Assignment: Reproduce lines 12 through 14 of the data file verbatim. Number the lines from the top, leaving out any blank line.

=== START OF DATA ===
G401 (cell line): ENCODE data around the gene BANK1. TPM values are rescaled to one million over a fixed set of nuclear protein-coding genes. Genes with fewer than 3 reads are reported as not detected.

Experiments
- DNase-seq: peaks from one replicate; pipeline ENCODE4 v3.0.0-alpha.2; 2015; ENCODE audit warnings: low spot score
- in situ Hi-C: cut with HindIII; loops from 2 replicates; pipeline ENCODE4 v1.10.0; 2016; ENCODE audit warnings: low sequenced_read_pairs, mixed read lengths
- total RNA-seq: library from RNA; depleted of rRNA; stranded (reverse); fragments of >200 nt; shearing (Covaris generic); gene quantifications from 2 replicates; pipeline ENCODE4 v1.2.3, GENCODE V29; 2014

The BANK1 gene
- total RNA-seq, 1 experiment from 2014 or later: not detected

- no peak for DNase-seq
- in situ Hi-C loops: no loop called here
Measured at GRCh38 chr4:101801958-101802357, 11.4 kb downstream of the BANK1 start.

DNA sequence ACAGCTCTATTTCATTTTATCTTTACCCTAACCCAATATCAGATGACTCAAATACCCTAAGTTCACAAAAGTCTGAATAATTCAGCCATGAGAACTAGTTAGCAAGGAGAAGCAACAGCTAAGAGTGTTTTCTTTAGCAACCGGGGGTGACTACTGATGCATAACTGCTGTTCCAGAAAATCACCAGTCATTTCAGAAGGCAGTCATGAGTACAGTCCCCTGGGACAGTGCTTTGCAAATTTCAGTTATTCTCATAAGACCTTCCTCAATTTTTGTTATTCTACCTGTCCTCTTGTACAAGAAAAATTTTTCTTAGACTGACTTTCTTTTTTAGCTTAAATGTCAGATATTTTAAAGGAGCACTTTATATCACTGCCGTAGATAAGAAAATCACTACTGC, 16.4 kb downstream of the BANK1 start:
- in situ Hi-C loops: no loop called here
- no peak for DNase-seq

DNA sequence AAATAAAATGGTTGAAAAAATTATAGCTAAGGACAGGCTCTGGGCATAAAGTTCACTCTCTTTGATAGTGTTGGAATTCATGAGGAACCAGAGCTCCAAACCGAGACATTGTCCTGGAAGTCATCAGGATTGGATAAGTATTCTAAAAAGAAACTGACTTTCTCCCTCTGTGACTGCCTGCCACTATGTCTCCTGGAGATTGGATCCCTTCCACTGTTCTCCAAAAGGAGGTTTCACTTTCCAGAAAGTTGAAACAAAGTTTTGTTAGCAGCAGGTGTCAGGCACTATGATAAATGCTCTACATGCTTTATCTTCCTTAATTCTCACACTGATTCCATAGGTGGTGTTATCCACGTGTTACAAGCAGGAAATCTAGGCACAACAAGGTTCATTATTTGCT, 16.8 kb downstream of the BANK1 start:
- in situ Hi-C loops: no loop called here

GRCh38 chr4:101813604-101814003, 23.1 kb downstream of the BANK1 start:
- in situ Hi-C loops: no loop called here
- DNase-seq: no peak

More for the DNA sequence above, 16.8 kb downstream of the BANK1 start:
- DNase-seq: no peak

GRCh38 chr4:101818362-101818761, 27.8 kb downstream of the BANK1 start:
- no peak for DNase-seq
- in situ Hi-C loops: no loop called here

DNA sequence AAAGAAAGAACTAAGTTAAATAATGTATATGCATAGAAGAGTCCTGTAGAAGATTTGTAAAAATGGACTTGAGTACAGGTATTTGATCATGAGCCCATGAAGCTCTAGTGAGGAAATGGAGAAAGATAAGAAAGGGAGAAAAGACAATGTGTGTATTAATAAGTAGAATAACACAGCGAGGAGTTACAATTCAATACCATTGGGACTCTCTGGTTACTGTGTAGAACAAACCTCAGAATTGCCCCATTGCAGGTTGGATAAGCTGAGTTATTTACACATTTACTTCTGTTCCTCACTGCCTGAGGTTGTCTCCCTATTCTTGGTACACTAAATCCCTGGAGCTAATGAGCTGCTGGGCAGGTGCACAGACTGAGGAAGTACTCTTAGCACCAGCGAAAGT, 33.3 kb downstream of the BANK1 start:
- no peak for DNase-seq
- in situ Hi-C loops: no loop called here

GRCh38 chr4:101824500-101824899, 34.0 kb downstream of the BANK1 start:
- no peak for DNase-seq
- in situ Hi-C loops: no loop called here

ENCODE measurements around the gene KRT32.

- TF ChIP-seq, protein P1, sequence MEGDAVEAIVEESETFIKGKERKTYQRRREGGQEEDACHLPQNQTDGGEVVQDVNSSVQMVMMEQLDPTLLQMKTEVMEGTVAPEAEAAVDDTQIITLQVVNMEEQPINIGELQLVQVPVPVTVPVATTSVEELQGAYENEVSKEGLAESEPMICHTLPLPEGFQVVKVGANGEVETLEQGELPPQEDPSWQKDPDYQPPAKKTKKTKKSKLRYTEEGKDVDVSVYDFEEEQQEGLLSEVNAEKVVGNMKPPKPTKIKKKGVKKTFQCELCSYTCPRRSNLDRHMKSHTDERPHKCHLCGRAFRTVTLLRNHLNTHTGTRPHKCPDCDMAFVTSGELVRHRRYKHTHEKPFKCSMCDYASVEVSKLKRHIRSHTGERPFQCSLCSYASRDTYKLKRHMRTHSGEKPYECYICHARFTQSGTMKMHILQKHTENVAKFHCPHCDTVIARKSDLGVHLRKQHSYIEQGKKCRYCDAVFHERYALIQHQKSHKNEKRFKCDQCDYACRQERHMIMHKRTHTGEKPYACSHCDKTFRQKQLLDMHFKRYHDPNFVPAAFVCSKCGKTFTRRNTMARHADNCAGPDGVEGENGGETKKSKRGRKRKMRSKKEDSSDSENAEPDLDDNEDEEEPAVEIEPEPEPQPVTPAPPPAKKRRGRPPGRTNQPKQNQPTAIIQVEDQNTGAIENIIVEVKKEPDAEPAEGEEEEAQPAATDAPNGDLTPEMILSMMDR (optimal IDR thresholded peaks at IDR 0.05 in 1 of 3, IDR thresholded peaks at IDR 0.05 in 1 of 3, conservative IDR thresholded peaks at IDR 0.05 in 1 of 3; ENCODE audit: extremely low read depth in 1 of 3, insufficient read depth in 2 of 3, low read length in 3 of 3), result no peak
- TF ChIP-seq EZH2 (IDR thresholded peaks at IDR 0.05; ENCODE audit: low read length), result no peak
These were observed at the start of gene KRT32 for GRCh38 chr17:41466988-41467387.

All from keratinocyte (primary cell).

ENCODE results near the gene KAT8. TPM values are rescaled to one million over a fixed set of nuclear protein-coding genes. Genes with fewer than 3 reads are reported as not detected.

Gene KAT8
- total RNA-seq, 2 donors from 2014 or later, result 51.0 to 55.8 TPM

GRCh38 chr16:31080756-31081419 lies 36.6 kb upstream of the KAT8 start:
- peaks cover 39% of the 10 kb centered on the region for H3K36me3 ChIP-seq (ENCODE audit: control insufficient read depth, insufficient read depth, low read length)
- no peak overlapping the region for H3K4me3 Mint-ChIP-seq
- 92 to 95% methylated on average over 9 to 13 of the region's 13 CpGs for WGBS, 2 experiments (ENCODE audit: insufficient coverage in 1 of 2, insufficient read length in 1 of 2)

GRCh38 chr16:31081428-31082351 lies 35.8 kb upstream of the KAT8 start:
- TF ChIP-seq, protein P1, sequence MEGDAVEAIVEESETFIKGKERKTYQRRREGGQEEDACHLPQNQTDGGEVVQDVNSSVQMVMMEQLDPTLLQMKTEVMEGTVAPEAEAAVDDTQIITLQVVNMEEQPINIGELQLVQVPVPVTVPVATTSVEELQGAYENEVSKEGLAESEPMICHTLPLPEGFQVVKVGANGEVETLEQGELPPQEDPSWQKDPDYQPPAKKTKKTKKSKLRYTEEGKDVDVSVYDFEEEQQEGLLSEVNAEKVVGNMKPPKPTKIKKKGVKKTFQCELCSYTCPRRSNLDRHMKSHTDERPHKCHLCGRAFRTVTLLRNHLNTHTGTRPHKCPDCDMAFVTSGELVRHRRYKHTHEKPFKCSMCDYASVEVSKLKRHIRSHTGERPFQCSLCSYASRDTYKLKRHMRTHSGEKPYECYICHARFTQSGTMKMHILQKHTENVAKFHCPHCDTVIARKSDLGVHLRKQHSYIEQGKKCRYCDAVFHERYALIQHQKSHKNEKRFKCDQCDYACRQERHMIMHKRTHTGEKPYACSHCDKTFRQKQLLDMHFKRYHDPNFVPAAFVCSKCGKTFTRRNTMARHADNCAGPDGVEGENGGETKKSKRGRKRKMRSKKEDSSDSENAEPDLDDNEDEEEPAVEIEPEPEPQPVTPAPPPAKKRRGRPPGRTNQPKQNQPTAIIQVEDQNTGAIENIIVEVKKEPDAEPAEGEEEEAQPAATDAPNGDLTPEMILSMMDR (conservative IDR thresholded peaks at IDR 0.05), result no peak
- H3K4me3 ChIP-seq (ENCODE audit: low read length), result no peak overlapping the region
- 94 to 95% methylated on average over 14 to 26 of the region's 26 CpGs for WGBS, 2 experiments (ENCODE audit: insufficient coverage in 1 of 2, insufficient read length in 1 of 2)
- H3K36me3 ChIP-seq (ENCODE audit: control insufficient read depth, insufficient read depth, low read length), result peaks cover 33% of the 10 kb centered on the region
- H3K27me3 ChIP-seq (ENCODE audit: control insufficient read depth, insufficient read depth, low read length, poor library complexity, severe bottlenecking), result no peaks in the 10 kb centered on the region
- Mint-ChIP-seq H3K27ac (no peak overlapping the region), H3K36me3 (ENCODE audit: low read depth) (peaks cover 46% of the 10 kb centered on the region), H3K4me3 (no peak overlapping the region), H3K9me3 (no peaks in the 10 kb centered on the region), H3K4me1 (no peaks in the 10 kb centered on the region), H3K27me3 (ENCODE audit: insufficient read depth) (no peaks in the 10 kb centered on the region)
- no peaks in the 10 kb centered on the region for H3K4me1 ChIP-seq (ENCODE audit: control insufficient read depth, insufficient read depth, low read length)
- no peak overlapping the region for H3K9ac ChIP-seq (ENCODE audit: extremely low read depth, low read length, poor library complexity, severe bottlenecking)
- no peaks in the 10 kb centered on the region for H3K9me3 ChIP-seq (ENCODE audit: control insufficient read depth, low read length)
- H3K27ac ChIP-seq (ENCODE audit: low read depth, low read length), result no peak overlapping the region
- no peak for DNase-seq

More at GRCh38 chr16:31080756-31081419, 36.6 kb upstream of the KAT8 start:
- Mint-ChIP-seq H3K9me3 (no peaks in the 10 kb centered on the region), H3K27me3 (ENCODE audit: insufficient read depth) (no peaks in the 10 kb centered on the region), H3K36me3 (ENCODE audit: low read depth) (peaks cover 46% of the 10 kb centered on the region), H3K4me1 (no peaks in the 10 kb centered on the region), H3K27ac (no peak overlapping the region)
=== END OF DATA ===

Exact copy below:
- in situ Hi-C loops: no loop called here
- no peak for DNase-seq

DNA sequence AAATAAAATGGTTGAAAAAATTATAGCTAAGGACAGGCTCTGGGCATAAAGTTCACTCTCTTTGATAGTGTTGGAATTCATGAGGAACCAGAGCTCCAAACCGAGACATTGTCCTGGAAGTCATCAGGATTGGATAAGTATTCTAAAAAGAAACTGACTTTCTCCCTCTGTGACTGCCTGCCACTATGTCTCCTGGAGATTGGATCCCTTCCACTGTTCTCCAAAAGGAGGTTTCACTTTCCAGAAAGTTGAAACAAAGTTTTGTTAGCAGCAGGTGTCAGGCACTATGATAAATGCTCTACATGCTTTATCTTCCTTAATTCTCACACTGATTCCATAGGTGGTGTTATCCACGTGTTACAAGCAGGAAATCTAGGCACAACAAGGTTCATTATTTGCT, 16.8 kb downstream of the BANK1 start: